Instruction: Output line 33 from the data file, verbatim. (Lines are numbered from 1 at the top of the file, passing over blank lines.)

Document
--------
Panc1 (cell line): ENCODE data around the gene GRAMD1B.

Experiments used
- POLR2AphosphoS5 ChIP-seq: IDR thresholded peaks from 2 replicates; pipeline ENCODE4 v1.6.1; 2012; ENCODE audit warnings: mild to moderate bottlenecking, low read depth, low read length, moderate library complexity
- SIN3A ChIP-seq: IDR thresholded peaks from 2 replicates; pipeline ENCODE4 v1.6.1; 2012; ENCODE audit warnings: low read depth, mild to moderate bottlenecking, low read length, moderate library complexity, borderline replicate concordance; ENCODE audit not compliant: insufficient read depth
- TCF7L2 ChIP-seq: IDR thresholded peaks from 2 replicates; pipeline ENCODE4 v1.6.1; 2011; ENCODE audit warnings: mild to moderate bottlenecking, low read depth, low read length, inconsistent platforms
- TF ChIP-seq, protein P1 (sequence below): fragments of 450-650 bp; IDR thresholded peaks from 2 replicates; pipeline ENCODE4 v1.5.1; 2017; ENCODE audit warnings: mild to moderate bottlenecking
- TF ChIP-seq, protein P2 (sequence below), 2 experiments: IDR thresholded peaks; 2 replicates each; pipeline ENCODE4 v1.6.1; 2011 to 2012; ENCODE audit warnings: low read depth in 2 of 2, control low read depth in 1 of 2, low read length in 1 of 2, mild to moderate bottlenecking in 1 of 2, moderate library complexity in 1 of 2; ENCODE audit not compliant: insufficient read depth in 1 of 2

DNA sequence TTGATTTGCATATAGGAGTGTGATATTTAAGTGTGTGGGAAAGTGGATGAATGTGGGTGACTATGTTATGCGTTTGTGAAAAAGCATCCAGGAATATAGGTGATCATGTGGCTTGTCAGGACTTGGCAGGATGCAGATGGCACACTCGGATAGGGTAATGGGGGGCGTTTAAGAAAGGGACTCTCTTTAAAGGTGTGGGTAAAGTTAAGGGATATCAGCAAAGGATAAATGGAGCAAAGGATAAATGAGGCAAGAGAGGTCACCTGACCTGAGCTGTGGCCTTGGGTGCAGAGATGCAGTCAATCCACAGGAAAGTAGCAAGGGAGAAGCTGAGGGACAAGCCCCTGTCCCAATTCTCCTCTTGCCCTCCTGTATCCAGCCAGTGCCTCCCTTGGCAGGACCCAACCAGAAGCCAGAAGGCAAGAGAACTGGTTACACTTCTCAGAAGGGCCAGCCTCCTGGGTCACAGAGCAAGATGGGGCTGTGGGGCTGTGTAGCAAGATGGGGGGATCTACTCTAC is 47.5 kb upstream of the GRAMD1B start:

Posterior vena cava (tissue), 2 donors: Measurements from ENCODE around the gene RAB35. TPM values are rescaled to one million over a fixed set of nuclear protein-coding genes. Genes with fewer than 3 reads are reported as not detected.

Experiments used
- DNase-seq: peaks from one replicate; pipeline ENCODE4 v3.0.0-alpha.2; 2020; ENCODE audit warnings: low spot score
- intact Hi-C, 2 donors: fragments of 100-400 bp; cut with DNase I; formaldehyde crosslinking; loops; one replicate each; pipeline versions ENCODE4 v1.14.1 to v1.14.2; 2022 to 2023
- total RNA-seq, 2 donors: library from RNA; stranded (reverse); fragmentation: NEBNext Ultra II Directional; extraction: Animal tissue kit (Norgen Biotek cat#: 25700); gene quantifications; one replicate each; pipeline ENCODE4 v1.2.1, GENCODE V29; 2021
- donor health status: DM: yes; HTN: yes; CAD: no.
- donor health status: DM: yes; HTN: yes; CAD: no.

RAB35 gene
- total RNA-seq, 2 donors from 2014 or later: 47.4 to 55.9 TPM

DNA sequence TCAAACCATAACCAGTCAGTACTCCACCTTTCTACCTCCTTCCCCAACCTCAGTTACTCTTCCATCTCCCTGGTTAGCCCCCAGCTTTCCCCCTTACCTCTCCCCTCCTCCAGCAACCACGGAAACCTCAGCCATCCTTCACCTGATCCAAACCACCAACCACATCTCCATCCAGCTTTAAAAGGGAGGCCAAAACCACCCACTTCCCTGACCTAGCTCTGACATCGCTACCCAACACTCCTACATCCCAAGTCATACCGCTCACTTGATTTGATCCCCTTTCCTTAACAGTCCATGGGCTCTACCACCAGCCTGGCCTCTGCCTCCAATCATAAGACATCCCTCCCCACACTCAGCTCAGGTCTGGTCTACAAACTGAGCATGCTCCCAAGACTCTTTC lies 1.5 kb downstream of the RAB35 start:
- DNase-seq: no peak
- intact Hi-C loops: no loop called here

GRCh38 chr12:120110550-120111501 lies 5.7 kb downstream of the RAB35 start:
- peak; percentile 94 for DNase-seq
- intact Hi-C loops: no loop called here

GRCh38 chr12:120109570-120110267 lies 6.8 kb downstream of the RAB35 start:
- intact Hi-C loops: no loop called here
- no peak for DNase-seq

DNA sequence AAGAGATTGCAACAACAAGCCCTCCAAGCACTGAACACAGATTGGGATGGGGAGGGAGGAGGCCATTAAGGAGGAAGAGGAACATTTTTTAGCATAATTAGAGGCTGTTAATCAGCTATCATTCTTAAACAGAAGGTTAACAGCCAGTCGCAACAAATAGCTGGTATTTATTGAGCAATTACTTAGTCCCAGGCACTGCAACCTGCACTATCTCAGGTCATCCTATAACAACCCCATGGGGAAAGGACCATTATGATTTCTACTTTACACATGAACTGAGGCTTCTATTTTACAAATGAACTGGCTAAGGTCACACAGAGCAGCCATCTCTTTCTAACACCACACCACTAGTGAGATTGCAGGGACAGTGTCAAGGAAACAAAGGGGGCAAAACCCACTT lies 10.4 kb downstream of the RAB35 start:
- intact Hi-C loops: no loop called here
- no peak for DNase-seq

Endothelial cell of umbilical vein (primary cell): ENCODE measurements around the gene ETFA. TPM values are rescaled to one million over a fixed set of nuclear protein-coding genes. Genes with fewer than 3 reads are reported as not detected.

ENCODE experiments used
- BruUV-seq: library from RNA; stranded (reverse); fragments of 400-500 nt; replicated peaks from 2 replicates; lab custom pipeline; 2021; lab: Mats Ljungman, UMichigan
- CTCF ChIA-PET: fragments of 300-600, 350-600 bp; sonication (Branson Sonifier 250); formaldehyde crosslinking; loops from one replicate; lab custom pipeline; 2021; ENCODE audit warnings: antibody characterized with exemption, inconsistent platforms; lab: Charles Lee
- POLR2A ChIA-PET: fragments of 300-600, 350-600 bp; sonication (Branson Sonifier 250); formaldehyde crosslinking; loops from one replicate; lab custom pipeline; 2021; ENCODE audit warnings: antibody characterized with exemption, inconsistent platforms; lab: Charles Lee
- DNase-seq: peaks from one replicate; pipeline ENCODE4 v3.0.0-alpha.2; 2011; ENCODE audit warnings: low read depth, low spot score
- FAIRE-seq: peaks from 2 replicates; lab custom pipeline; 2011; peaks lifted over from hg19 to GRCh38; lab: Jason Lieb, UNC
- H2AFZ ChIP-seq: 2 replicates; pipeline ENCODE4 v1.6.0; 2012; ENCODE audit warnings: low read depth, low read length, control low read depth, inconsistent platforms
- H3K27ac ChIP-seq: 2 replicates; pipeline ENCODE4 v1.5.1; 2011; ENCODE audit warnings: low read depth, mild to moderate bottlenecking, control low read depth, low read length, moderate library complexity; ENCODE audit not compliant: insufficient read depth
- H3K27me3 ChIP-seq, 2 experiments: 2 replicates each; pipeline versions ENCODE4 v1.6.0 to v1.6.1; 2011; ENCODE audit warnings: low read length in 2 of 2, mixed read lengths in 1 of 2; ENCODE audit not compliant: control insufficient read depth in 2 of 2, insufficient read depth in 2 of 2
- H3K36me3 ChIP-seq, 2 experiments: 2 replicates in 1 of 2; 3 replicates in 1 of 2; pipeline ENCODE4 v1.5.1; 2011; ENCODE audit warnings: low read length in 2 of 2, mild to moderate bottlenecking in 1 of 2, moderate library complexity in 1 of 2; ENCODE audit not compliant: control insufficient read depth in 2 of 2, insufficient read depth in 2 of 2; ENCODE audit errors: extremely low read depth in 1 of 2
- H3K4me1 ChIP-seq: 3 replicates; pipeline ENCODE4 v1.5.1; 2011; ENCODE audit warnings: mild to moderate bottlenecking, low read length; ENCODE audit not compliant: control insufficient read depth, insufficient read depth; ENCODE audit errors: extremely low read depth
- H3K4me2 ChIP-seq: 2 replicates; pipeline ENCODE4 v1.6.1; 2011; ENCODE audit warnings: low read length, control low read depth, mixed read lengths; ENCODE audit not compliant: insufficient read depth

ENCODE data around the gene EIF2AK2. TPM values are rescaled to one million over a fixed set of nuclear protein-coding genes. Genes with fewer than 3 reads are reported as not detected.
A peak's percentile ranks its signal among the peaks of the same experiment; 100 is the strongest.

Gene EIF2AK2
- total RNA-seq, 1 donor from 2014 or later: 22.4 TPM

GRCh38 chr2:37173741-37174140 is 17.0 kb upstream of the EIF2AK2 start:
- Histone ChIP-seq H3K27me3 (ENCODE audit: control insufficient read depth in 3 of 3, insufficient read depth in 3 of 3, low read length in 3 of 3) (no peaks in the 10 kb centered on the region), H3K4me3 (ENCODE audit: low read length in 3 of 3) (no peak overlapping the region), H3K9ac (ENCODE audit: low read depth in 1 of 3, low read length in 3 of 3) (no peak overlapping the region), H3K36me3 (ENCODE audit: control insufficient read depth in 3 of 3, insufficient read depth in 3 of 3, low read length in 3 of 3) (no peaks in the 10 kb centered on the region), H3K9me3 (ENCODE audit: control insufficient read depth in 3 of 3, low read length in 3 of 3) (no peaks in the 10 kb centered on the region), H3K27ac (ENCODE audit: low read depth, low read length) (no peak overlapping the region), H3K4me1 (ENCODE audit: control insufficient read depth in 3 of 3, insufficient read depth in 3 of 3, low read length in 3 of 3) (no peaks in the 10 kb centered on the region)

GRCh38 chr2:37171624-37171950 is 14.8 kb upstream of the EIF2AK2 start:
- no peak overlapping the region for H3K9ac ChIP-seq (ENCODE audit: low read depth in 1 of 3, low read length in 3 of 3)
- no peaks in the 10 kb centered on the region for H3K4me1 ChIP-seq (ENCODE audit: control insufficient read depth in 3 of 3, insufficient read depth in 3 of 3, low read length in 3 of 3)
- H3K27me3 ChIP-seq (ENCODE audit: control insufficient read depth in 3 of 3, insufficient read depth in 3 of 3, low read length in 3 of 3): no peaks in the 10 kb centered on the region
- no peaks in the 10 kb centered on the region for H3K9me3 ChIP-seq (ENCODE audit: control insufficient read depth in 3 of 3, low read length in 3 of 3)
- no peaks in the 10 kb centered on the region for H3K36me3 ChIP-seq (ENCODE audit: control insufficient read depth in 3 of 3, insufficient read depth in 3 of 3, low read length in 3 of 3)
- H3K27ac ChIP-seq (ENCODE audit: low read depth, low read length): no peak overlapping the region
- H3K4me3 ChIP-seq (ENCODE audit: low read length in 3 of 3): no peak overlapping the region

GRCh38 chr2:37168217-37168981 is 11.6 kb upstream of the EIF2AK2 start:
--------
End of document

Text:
- CTCF ChIA-PET: fragments of 300-600, 350-600 bp; sonication (Branson Sonifier 250); formaldehyde crosslinking; loops from one replicate; lab custom pipeline; 2021; ENCODE audit warnings: antibody characterized with exemption, inconsistent platforms; lab: Charles Lee